by Jessica Xiomara García and Sarah Illing   |  October 18, 2017

(Photo Credit: Brittney Baird Sowell)

As we know, working towards justice and equity can happen through various forms. Now more than ever we are thinking about how the work we do ensures that multiple voices are included. Colorlines, a daily news site published by Race Forward, offers a helpful resource on language access with considerations for gathering community input in multiple languages, addressing power dynamics, and decentering English:

  1. Make sure that people speak directly to one another instead of to the interpreter

  2. Make sure all signage and materials are translated

  3. Encourage presenters and facilitators to use non-dominant languages in their presentations

  4. Refrain from placing non-English speakers in a separate section of the room

  5. During simultaneous translation, provide equipment such as radio headsets to all of the participants rather than limiting them to those who do not speak English

We offer some additional considerations from our experience facilitating conversations that are inclusive of multiple voices:

  • In framing your event, be sure to underscore that the presence of multiple languages in your event is a benefit and an asset to your work (not a challenge or barrier to overcome).

  • In planning your agenda, resist the urge to do too much. Leave enough time for authentic connection, collaboration, and storytelling.

  • Encourage one person to speak at a time so that interpreters are able to capture the content that is being shared. Aim to ask one question at a time (instead of a string of questions) so that the questions can be fully heard and answered.

  • Avoid making any assumptions or statements suggesting that people who speak the same language have similar lived experiences - recognize the plurality of nationalities, dialects, backgrounds, talents, and perspectives that exist within every language group.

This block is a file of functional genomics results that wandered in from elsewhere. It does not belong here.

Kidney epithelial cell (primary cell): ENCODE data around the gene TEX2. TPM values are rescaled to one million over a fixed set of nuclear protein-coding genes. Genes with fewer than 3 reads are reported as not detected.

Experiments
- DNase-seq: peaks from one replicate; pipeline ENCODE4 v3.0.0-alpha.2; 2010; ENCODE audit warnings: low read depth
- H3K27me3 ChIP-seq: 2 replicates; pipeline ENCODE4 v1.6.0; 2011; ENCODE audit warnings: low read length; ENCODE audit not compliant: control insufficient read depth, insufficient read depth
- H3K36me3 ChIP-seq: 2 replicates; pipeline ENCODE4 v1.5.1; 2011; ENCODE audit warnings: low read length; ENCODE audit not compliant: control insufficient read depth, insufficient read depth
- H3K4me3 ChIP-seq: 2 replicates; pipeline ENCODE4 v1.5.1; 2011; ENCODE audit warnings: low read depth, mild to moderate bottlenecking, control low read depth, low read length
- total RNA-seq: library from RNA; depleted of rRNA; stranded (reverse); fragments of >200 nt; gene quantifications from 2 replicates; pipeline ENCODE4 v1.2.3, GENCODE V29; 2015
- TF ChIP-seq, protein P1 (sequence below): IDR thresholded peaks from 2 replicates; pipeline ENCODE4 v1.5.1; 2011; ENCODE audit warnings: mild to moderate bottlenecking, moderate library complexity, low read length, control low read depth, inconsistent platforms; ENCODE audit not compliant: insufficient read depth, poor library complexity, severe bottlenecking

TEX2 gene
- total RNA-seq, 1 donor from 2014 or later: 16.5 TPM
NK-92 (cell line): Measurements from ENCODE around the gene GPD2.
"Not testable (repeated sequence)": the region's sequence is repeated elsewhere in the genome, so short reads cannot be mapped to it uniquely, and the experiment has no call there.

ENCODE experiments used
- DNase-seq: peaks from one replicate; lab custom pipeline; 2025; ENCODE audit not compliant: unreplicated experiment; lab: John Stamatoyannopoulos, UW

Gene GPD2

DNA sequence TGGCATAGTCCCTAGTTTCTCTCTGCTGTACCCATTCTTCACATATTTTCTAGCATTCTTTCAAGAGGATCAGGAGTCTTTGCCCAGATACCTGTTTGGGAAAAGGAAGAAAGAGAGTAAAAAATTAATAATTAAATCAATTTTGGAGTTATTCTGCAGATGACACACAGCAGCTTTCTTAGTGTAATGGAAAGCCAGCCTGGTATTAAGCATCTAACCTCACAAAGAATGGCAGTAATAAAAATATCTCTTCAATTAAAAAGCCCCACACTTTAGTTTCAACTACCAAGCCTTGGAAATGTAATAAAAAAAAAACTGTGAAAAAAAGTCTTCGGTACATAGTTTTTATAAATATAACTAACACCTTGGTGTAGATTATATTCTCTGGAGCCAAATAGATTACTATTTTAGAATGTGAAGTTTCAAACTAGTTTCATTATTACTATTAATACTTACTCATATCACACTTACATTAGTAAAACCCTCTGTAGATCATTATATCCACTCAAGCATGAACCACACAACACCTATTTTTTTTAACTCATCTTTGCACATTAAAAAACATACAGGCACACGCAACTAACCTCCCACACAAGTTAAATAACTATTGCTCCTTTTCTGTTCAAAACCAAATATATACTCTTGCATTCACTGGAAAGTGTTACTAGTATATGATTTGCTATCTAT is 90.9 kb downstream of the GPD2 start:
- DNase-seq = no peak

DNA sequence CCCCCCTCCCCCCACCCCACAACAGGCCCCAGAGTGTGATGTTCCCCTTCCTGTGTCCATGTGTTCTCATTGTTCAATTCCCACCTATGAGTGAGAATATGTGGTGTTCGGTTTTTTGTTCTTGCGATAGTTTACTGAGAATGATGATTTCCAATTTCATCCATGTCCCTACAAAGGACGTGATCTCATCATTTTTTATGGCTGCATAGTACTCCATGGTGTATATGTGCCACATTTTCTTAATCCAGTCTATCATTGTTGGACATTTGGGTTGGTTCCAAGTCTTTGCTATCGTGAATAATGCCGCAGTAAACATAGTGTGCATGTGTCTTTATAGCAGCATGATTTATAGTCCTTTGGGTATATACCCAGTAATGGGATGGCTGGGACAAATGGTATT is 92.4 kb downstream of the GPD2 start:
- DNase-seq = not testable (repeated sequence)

• If jokes or cultural references come up during the meeting, allow time for interpreters to explain the meaning behind the reference. Aim to prevent situations in which participants feel excluded or left out due to a reference they are unfamiliar with. Take advantage of opportunities for community members to teach each other about their lived cultural experiences.

  • In cases where there are language-specific breakout groups (e.g., if it is a large group and there are not enough interpreters for smaller groups), invite people to self-select into groups and make sure the language options are presented clearly to everyone (without profiling, e.g., do not ask “Do you speak Spanish?”).  Communicate along the lines of “this is the group that will be speaking in Spanish,” rather than “this is the group for Spanish speakers” to acknowledge that Spanish speakers may also speak other languages.

What additional practices are you mindful of?

Want to learn more about designing and implementing culturally responsive and inclusive evaluations?
Check out our recent
blog post